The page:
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Listening to art. Playing with audio. Sounding out technology. Composing in code. Rewinding the soundscape.

Scanner Modulates the Source

Using a brand new synthesizer module

Robin Rimbaud goes by the name Scanner due to his early work, which involved snatching people’s conversations from the ether and lending those often fraught words new emotional meaning by composing accompanying soundtracks. His atmospheric scores deepened the words’ presence, turning domestic squabbles into radio dramas, monologues into manifestos, idle chatter into comedy of the absurd. This work was intimate and abstract, trenchant and seeking. When I think about early Scanner recordings, which I do often, in my imagination they sit alongside the output of other artists whose unique vision connected human speech and composed music, notably the way Dennis Potter’s screenplays gave voice to the inner turmoil and fantasies of his characters by having them lip-sync popular songs, and how the composer Scott Johnson transcribed the ticks and nuances of human utterances and wrote settings that were, in effect, arrangements fleshing those words out to the scale of a chamber ensemble. Potter found the big dreams within small lives. Johnson found the density in the linear. Scanner found the spectacle in the everyday.

And so it was a huge pleasure today when one of Scanner’s old voices appeared in a new piece, albeit a brief one. Today is Fat Tuesday, and perhaps by chance or perhaps by perfect design, the music synthesizer company Mutable Instruments, based in Paris, France, released a new module called Beads (having lived in New Orleans for four years, I found the connection natural, but it was likely coincidence). The module had clearly already been in the hands of many forward-thinking synthesizer musicians for some time, because right on cue YouTube and Instagram (as of this evening, I couldn’t find any on Vimeo) were filled with video demonstrations of this new module’s features. (Full disclosure: the four-panel comics I created last year were done so with illustrator Hannes Pasqualini, who, with his wife, Elizabeth, designs the interfaces at Mutable.)

For one of his Beads pieces, Scanner took a spoken voice that will be recognizable to fans of his 1997 album, Delivery. In the original, titled “Heidi,” the backing music is a moody, melodramatic bed, like some slurry hybrid of Angelo Badalamenti and Bernard Herrmann, while an unnamed man both pleads his case to and verbally assaults the titular woman.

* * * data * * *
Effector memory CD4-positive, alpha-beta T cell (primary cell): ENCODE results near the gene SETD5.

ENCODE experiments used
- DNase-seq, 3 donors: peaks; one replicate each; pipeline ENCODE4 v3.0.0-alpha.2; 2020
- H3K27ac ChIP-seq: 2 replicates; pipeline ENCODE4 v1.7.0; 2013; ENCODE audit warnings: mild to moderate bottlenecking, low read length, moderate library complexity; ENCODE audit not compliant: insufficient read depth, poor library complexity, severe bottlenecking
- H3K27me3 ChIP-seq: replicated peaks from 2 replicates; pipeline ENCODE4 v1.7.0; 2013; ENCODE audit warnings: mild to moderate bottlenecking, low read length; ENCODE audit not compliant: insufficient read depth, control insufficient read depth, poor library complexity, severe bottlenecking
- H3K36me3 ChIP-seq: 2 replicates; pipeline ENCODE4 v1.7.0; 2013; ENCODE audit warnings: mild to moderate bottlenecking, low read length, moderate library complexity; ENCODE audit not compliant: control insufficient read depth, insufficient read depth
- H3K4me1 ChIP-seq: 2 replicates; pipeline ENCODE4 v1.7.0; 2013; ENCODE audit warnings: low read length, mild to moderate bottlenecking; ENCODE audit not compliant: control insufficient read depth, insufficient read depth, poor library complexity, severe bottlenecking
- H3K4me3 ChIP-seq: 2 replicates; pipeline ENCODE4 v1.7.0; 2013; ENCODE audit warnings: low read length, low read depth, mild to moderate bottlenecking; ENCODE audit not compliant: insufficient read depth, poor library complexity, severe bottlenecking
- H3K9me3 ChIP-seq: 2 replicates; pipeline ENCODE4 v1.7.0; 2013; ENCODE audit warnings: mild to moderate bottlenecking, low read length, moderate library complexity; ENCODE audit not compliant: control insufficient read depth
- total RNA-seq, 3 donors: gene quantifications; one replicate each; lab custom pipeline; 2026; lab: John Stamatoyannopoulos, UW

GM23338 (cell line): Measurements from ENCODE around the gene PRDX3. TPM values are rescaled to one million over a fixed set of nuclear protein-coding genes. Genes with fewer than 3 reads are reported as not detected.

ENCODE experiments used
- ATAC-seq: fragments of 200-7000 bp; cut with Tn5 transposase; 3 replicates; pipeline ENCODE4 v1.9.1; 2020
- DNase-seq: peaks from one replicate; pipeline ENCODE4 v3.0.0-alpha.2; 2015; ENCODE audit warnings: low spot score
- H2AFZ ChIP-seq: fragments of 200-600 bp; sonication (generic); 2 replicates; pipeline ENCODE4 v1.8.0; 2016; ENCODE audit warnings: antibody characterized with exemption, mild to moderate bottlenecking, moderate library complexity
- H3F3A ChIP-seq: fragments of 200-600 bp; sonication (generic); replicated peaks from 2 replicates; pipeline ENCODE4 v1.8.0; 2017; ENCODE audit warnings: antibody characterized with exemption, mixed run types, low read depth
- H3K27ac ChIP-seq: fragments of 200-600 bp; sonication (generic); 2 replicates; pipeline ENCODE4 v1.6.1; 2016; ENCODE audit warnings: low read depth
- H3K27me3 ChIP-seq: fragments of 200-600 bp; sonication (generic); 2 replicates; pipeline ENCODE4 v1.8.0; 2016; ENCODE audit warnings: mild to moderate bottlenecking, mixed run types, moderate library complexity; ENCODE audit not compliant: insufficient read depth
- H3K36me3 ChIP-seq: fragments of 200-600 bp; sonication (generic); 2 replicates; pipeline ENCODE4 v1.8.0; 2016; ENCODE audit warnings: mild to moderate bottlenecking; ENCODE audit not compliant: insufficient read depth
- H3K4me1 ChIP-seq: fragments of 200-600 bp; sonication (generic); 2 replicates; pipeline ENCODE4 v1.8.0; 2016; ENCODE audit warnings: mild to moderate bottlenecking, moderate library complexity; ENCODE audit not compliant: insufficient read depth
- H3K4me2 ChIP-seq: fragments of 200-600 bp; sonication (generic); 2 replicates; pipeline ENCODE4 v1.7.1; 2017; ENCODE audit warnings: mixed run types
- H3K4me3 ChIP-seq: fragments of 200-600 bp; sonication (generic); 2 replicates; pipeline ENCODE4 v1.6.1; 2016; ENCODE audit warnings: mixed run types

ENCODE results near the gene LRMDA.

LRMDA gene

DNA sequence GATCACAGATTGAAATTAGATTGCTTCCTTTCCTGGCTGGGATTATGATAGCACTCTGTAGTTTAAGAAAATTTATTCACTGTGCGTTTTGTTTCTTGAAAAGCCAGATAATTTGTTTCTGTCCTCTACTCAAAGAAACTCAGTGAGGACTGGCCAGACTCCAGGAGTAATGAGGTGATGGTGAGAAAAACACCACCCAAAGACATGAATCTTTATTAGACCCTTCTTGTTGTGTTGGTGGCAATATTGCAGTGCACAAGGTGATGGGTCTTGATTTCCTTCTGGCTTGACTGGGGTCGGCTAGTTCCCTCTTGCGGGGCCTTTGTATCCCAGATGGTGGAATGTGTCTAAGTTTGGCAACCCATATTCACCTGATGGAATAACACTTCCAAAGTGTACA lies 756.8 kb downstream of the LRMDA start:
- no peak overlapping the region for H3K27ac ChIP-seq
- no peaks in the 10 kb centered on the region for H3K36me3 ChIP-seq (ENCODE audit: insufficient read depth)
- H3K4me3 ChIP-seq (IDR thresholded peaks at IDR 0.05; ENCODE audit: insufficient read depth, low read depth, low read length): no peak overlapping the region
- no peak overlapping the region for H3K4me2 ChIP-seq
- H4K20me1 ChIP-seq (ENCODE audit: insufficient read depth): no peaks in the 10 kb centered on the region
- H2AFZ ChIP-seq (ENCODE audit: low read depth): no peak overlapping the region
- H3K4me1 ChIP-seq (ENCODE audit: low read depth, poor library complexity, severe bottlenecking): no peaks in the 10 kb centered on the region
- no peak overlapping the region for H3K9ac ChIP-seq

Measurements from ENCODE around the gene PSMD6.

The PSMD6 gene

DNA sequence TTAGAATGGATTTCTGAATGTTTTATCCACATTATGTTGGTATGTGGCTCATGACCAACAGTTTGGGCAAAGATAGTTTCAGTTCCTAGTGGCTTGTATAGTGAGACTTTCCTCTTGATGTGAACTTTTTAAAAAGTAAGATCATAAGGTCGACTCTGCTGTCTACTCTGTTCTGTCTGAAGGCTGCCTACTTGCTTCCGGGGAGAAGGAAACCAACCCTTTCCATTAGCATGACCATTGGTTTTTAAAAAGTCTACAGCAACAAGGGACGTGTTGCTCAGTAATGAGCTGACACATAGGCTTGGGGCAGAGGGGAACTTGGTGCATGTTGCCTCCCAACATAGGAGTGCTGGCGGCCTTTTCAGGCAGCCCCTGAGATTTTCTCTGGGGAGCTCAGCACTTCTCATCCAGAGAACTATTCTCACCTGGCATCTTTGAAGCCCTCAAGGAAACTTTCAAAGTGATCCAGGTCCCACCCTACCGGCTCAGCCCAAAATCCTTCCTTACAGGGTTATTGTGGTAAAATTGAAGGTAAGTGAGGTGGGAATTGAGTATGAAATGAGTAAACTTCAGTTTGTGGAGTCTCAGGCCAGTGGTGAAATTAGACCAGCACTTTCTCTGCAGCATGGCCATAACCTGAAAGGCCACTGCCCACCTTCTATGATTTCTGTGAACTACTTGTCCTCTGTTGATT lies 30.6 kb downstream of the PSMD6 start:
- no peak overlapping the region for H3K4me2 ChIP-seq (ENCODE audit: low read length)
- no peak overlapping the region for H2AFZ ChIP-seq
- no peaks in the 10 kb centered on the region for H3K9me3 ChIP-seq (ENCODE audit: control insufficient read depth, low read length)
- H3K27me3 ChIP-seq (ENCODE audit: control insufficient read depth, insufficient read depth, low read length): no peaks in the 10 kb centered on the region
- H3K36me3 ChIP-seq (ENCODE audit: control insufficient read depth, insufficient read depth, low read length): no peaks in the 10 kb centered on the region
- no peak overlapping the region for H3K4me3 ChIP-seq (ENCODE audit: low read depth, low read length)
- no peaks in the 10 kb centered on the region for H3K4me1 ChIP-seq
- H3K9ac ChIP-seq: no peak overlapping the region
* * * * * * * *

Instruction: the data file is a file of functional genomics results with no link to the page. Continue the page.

In Scanner’s brand new track, “Heidi Concrète,” the man is back, nearly a quarter century later, as if caught all along in some mythic limbo, ever ruining his own chances at reconciliation. Now, however, in place of the original music is simply the voice as it is transformed in the Mutable Beads module (hence the “concrète” in the title, borrowed from “musique concrète,” or music made from preexisting sounds). The voice in the new “Heidi Concrète” is fractured and looped, battered and frayed, and ultimately utterly dismantled into a pool of splattery assonance. And because it’s a video, the viewer can associate the varied treatments to specific actions: buttons pressed, knobs turned. While many other musicians are exploring the tonal possibilities of the new module, a common mode for such first-patch videos, Scanner dug deep in his personal crate.

Whenever I hear Scanner’s early work, I wonder if the speakers ever recognized themselves in it. Musicians coming to “Heidi Concrète” to witness an accomplished musician’s initial take on the new module will, I hope, recognize new creative possibilities in what Scanner has done.

Video originally posted to Scanner’s YouTube channel. More from Robin Rimbaud, who is based in London, England, at scannerdot.com.

By Marc Weidenbaum

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  • Marc Weidenbaum founded the website Disquiet.com in 1996 at the intersection of sound, art, and technology, and since 2012 has moderated the Disquiet Junto, an active online community of weekly music/sonic projects. He has written for Nature, Boing Boing, The Wire, Pitchfork, and NewMusicBox, among other periodicals. He is the author of the 33 1⁄3 book on Aphex Twin’s classic album Selected Ambient Works Volume II. Read more about his sonic consultancy, teaching, sound art, and work in film, comics, and other media

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